Potential COVID hotspots

Potential COVID hotspots

Into the fifth month of crippling lockdowns, basic lessons on preventing coronavirus transmission continue to be ignored. This is evident in the management – or mismanagement – of the situation of locally stranded individuals.

LSIs, as shown in video footage and photographs, have been crammed into the Rizal Memorial Track and Football Stadium and the Quirino Grandstand in Manila’s Rizal Park. Some LSIs have set up camp outside the domestic seaport in Manila and around the Ninoy Aquino International Airport.

An ongoing program called Hatid Tulong has assisted thousands of people in returning to their provinces. But the crowds keep swelling as people hope for free COVID-19 testing and a free bus ride home.

The program has been slowed down by the reluctance of local government units to accept people returning particularly from Metro Manila, epicenter of the COVID-19 contagion in the country. Several LGUs have noted that their first COVID cases were LSIs who returned from the National Capital Region.

Travel restrictions to contain COVID transmission created the LSI phenomenon. Overseas Filipino workers who were repatriated after losing their jobs have also been stranded in Metro Manila, even after undergoing the mandatory 14-day quarantine.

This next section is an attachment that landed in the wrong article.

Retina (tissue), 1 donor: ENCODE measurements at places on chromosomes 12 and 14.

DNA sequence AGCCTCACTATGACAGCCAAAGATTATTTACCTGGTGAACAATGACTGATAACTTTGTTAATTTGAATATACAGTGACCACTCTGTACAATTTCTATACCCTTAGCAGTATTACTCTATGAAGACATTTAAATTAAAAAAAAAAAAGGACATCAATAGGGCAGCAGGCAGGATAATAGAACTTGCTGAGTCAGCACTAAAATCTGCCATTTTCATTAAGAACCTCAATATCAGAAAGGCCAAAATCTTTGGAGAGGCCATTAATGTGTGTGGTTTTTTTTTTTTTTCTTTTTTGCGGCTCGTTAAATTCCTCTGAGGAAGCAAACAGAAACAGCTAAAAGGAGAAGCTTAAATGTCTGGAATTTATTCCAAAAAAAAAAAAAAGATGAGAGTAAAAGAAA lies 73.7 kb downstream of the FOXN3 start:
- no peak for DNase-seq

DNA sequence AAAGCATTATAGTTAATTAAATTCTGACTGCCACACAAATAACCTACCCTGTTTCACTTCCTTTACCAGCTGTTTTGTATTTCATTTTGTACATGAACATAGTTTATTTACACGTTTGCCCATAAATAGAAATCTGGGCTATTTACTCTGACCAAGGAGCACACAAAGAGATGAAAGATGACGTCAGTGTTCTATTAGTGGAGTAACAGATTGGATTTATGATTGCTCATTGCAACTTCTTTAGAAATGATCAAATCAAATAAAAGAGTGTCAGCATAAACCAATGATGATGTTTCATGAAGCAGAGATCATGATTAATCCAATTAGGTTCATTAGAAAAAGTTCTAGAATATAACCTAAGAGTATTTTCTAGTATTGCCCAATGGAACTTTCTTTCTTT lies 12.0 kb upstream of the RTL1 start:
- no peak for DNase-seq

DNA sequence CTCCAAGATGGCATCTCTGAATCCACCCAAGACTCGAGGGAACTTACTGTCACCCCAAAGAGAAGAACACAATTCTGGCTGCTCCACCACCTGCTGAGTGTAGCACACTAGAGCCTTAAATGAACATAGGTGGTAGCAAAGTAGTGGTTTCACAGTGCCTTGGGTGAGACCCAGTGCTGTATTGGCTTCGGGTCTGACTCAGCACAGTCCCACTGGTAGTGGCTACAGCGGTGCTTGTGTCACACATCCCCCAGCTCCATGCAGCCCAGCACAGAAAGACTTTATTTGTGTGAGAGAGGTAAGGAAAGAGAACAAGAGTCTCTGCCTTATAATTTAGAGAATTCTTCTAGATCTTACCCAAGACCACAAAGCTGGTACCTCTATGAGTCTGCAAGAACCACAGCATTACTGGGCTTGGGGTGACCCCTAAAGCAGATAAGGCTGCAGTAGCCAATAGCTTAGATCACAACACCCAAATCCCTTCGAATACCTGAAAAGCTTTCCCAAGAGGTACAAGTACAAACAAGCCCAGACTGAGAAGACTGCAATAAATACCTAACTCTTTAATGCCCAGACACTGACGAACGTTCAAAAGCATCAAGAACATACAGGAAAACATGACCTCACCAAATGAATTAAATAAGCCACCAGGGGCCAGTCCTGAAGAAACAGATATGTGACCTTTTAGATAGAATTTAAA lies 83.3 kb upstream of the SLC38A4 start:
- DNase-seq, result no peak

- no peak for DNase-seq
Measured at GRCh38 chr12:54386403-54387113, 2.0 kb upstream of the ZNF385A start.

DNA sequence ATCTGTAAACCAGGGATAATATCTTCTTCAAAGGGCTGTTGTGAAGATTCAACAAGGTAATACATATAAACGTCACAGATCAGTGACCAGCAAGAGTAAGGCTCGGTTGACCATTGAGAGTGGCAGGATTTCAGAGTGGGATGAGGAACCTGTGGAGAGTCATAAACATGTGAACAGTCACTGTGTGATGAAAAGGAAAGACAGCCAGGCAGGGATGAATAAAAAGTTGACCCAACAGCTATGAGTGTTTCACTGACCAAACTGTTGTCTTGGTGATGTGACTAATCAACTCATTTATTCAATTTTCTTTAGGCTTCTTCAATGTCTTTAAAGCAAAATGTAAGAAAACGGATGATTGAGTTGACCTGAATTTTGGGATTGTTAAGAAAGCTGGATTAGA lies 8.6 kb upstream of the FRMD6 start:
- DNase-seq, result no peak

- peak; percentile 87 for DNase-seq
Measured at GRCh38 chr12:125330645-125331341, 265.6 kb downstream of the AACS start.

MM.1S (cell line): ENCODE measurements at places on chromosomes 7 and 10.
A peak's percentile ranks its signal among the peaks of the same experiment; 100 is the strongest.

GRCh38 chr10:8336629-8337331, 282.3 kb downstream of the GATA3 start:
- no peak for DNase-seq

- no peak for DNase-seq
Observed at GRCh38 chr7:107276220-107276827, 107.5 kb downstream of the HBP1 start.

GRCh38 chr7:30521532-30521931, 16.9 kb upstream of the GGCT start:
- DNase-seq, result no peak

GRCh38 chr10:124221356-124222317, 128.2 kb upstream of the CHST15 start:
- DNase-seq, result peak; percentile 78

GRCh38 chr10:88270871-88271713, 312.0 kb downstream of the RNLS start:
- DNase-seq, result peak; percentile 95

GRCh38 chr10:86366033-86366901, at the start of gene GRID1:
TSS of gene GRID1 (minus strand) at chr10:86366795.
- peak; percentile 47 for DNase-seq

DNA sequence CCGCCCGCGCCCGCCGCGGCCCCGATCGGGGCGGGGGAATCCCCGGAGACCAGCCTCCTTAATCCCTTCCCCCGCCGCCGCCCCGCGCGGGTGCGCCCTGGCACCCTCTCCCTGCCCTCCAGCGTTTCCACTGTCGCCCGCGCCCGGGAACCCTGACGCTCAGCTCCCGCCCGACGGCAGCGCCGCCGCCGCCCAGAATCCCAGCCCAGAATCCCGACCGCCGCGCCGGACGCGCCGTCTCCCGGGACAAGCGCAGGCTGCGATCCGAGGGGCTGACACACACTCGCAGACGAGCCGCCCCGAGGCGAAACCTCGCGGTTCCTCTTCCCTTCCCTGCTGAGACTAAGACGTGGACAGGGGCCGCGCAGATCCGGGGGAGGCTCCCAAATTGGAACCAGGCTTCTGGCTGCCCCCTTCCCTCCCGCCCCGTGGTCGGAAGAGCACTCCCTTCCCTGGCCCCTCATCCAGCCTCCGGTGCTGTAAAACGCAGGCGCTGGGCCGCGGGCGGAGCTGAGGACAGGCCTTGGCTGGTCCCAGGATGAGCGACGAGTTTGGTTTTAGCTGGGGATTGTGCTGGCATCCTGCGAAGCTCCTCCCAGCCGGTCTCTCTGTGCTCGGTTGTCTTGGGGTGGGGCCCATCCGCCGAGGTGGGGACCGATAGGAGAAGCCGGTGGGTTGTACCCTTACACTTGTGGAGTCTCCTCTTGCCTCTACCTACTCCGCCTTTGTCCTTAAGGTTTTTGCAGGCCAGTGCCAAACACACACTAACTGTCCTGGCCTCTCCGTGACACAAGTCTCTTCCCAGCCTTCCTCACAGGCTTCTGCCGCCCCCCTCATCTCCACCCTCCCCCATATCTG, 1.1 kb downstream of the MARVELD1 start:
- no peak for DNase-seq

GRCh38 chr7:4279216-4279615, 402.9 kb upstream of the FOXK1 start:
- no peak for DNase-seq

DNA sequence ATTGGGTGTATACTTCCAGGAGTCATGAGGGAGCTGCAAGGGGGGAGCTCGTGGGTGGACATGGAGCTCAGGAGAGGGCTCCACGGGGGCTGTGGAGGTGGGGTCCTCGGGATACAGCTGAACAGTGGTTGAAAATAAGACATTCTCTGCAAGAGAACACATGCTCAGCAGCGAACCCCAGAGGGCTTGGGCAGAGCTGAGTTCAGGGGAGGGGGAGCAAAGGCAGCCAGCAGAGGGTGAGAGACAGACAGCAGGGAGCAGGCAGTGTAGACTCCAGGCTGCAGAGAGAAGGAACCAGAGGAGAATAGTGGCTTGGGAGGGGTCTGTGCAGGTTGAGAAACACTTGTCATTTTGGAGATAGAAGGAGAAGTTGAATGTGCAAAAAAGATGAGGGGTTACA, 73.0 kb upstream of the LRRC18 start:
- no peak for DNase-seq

LGUs have expressed concern that the rapid antibody tests that LSIs must undergo before they are cleared for return to the provinces do not guarantee the absence of infection. The more accurate swab test for the presence of the COVID virus costs at least P4,000 – an amount that the typical LSI cannot afford. LGU and national government officials must quickly decide who can foot the bill for swab testing for LSIs.

In the meantime, authorities should improve crowd management and strictly enforce public health protocols in the temporary shelters for LSIs, which are starting to look like hotspots for COVID.

Already, several LSIs have tested positive for the potentially deadly and highly infectious disease. There are many children including infants among the LSIs, and images clearly show that physical distancing has flown out the window in the temporary shelters.

Metro Manila local executives can set up a system under which their constituents can apply for assistance in returning to the provinces. The applicants can then wait at home to be notified about the availability so they need not go to temporary shelters while waiting for COVID tests and free rides.

If this is impossible to implement, the temporary shelters need better management. Areas can be designated, for example, for LSIs from particular provinces or regions, to improve crowd segregation and management. The last thing the country needs amid this public health crisis is a humanitarian crisis.